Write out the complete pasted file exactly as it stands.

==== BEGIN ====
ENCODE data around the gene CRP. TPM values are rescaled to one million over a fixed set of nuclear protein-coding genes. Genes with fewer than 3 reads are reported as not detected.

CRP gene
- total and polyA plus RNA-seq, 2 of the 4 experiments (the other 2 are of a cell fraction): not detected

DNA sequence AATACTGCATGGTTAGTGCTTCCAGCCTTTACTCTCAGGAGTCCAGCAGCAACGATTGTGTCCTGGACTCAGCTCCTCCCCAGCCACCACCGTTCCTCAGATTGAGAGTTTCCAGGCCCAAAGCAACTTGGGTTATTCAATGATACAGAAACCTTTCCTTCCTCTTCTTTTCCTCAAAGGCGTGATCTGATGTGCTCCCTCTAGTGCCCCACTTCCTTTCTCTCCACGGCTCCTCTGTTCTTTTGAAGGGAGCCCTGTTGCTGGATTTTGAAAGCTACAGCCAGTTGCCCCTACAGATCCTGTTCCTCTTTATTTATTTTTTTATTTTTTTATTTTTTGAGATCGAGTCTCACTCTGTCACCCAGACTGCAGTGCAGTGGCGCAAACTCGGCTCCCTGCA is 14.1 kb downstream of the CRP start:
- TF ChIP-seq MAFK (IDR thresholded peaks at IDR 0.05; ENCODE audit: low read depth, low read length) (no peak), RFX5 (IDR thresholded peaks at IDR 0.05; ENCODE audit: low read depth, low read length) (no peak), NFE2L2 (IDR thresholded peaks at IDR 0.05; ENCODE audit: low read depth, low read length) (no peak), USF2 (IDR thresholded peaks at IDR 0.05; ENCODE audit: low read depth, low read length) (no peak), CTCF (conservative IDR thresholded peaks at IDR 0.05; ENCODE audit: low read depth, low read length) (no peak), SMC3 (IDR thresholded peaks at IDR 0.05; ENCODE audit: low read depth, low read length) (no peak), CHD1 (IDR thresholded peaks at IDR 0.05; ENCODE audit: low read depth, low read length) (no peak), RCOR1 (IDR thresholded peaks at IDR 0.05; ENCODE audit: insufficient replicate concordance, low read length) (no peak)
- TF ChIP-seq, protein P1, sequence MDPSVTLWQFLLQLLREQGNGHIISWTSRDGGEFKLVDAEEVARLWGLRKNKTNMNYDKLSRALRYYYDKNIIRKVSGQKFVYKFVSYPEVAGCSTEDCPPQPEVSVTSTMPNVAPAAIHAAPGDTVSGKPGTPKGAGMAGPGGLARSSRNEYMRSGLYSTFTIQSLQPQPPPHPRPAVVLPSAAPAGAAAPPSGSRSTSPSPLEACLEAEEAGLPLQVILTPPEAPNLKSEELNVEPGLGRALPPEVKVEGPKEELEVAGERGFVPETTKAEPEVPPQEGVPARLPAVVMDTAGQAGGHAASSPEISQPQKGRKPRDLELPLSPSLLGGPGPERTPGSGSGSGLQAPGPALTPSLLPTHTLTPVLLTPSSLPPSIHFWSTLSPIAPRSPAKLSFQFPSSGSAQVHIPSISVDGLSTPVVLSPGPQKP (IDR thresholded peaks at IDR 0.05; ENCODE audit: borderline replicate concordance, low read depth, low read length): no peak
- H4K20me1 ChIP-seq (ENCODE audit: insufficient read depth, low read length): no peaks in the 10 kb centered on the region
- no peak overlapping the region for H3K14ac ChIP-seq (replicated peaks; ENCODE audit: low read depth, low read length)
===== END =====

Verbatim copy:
ENCODE data around the gene CRP. TPM values are rescaled to one million over a fixed set of nuclear protein-coding genes. Genes with fewer than 3 reads are reported as not detected.

CRP gene
- total and polyA plus RNA-seq, 2 of the 4 experiments (the other 2 are of a cell fraction): not detected

DNA sequence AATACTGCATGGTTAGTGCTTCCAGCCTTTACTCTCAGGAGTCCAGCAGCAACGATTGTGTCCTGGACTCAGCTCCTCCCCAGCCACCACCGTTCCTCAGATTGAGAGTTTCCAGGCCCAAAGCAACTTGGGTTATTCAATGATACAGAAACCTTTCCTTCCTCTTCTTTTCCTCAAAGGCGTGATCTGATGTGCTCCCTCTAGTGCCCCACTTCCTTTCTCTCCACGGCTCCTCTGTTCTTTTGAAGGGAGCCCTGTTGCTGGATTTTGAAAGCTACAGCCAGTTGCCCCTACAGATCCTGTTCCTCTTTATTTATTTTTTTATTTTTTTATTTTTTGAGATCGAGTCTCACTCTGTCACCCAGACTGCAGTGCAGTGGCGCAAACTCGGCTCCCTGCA is 14.1 kb downstream of the CRP start:
- TF ChIP-seq MAFK (IDR thresholded peaks at IDR 0.05; ENCODE audit: low read depth, low read length) (no peak), RFX5 (IDR thresholded peaks at IDR 0.05; ENCODE audit: low read depth, low read length) (no peak), NFE2L2 (IDR thresholded peaks at IDR 0.05; ENCODE audit: low read depth, low read length) (no peak), USF2 (IDR thresholded peaks at IDR 0.05; ENCODE audit: low read depth, low read length) (no peak), CTCF (conservative IDR thresholded peaks at IDR 0.05; ENCODE audit: low read depth, low read length) (no peak), SMC3 (IDR thresholded peaks at IDR 0.05; ENCODE audit: low read depth, low read length) (no peak), CHD1 (IDR thresholded peaks at IDR 0.05; ENCODE audit: low read depth, low read length) (no peak), RCOR1 (IDR thresholded peaks at IDR 0.05; ENCODE audit: insufficient replicate concordance, low read length) (no peak)
- TF ChIP-seq, protein P1, sequence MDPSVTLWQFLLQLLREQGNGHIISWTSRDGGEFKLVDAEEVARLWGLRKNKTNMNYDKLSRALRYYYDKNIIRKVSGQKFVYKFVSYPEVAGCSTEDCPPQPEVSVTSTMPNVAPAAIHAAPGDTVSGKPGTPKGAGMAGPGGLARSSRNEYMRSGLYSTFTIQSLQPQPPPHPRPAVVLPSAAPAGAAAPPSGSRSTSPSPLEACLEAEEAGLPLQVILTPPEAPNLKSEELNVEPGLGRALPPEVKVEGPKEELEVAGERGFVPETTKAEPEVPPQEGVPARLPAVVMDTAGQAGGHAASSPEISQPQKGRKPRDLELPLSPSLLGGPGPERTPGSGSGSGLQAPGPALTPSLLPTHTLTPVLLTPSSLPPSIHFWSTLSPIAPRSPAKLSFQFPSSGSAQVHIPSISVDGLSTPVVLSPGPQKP (IDR thresholded peaks at IDR 0.05; ENCODE audit: borderline replicate concordance, low read depth, low read length): no peak
- H4K20me1 ChIP-seq (ENCODE audit: insufficient read depth, low read length): no peaks in the 10 kb centered on the region
- no peak overlapping the region for H3K14ac ChIP-seq (replicated peaks; ENCODE audit: low read depth, low read length)